The Nutshell Studies of Unexplained Death: Parsonage Parlor, by Lorie Shaull.

From transistors to transmedia: Talking Heads tell TRUE STORIES

True Stories.

Jeff Smith is no stranger to this blogsite. He has written several entries, some based upon his Criterion Collection commentaries for FilmStruck, others on topics related to film sound and scoring. Here he brings his massive expertise to bear on the music of True Stories, newly available in a 4K transfer from Criterion.–DB

Jeff here:

As promised, this is a follow-up blog to David’s discussion of True Stories and its collage of tabloid culture, kitsch, Performance Art, Robert Wilson, Andy Warhol, Jeff Koons, and Our Town. At least some of these connections also characterize the New York music scene in the 1970s from which Talking Heads emerged. Buoyed by the energy of punk and New Wave, Byrne had long straddled the boundaries between mass culture and the avant garde.

As before, Andy Warhol serves as something of a role model. Besides designing album covers for mainstream pop performers, such as the Rolling Stones, Billy Squier, and Diana Ross, Warhol also served as the nominal producer of The Velvet Underground & Nico. The artist himself is also the subject of David Bowie’s “Andy Warhol” from Hunky Dory and Lou Reed’s “Andy’s Chest,” an outtake that eventually surfaced on VU, the 1985 compilation of Velvet Underground miscellany.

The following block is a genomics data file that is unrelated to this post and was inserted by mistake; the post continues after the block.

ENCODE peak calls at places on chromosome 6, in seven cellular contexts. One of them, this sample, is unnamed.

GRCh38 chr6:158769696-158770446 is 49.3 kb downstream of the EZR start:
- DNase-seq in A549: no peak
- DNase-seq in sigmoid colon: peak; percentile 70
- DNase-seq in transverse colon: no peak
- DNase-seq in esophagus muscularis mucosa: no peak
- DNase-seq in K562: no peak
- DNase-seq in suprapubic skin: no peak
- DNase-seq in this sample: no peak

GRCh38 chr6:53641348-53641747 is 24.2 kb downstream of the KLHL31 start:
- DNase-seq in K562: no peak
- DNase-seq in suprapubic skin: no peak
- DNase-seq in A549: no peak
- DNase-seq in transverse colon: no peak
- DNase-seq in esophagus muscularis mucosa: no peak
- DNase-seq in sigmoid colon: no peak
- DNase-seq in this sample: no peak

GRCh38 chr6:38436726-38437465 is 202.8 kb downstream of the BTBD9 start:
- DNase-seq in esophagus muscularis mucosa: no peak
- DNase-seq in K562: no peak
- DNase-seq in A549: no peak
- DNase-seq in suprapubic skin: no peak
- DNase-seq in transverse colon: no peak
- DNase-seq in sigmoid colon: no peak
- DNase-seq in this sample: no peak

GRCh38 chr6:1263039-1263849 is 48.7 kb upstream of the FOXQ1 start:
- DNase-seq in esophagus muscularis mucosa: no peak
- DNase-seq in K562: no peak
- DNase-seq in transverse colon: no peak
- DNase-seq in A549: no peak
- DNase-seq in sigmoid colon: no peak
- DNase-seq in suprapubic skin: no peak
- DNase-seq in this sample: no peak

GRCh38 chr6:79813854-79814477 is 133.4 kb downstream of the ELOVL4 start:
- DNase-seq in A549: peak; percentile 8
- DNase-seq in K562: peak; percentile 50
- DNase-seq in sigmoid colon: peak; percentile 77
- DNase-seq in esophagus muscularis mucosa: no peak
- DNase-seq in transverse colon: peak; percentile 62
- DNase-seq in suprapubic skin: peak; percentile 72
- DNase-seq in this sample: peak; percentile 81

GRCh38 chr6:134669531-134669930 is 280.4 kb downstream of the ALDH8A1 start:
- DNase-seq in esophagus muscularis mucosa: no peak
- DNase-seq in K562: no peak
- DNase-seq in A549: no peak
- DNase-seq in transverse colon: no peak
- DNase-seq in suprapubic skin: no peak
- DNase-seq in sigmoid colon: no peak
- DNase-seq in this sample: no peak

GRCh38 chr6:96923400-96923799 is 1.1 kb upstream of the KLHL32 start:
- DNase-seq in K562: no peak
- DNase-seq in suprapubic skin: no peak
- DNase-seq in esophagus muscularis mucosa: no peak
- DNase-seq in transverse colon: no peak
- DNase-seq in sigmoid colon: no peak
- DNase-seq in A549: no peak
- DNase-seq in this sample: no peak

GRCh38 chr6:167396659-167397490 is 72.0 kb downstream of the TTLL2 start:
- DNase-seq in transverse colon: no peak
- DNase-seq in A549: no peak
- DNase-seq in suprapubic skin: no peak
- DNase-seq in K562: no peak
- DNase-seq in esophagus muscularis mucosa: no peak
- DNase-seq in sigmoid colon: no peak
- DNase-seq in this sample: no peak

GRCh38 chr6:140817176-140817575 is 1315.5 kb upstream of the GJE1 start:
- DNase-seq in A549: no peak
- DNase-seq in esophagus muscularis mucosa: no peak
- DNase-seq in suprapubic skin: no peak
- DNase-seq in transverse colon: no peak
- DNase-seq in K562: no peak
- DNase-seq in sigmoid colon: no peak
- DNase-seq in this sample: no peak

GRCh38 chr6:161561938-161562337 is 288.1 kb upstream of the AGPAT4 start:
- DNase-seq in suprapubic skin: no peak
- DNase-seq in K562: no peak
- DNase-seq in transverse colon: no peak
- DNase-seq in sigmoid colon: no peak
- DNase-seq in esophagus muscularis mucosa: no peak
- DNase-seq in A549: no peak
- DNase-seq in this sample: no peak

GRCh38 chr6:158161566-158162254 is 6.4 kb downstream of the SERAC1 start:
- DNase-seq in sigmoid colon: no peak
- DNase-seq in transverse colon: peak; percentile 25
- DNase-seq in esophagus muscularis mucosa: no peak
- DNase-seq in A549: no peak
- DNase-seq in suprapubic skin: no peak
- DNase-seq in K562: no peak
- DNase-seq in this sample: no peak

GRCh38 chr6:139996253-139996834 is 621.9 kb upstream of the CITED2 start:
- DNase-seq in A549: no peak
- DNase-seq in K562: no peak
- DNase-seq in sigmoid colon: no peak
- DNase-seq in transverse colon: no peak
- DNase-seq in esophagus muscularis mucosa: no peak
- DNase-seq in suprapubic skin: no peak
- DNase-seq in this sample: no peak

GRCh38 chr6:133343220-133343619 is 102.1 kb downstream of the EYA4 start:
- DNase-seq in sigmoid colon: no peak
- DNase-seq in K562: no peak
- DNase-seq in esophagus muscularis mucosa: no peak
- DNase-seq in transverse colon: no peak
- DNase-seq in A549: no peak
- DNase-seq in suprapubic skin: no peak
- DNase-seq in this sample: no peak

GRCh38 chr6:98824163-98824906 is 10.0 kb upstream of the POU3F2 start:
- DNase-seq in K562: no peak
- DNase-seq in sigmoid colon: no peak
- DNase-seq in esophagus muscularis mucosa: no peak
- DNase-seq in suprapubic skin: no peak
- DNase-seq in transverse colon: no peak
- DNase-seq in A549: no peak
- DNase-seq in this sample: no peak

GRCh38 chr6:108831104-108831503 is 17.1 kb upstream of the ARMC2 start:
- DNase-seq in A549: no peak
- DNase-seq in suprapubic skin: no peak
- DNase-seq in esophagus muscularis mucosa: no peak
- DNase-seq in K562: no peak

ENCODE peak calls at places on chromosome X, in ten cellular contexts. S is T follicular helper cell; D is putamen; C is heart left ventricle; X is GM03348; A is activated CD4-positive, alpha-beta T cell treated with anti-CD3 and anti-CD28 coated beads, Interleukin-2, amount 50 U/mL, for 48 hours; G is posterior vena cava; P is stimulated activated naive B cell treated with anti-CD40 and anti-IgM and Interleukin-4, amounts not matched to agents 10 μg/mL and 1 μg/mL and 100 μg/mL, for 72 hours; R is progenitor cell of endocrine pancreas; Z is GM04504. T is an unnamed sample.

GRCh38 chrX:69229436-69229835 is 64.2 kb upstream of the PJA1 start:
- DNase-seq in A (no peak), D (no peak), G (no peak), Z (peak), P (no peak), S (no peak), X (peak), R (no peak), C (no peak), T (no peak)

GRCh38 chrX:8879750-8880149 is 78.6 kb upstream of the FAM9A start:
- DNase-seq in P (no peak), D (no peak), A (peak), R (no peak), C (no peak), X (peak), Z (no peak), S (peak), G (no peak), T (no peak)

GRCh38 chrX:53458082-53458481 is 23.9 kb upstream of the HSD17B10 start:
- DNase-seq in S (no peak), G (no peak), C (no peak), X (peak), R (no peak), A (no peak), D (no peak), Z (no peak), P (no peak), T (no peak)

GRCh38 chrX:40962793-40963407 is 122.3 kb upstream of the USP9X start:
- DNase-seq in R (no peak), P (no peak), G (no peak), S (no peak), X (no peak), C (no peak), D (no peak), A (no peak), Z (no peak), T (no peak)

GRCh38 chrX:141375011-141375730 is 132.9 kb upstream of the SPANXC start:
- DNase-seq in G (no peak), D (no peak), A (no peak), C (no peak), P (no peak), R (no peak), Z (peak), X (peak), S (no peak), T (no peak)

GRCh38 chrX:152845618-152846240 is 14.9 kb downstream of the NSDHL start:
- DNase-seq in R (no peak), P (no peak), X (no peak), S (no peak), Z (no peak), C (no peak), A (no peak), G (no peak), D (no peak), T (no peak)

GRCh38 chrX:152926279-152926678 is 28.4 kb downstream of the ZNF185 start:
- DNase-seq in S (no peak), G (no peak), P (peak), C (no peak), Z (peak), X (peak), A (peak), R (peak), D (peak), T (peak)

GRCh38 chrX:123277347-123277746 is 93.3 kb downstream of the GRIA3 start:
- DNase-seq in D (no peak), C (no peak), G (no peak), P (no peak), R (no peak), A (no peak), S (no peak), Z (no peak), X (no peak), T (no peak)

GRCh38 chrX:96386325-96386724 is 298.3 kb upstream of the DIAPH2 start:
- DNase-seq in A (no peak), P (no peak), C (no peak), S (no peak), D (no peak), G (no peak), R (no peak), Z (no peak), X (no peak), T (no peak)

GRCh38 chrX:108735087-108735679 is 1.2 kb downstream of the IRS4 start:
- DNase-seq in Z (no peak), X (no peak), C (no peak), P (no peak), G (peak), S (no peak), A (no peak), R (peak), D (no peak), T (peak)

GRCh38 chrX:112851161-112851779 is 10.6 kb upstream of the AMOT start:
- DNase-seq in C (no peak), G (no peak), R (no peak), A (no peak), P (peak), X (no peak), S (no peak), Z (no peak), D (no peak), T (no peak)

Working in the opposite direction, Byrne and company’s connections to the Manhattan cultural scene gave their work a kind of artistic credibility. Yet their avant garde impulses were always counterbalanced by a veneration of the soul, funk, and blues music that shaped rock and roll’s art and history. In what follows, I trace the long and winding road Talking Heads took in their journey to True Stories, both as film and as album.

 

Making the scene

The Ramones at CBGB in the 1970s.

David Byrne’s band, Talking Heads, is almost certainly the most successful group to emerge from the downtown New York music scene of the late 1970s. Of the eight albums the band released between 1977 and 1988, seven of them were certified either gold or platinum. Little Creatures, the album released just before True Stories, went double platinum, selling more than two million units. So did Stop Making Sense, the soundtrack to their concert film directed by Jonathan Demme.

At the start of their recording career, much of the energy surrounding the New York music scene centered on the venerable East Village club, CBGB. Its name was short for “Country, Bluegrass, and Blues.” Yet the bands who came to be identified with the venue were about as far away from roots music as you could get. Initially, CBGB was associated with the emerging American punk rock scene. The Ramones were frequent performers as were the Plasmatics, Richard Hell and Voidoids, and Johnny Thunders’ band, the Heartbreakers.

Yet the range of musical styles represented at CBGB ventured quite far afield from the sped-up, chainsaw guitar sounds of punk. Patti Smith channeled her inner Rimbaud over Lenny Kaye’s Nuggets-inspired guitar lines. Television featured the evocative string-bending of Tom Verlaine. who stretched out in long solos using modal scales that fused Ravi Shankar with John Coltrane. James Chance and the Contortions showcased the wild saxophone playing of their frontman, specializing in a peculiar form of avant-funk jazz. Blondie began by refashioning sixties garage rock into their own brand of punk. But their style became more eclectic, branching out to include disco, calypso, and rap. They attained a huge crossover success in the process, thanks to lead singer Debbie Harry’s sex appeal and sultry alto.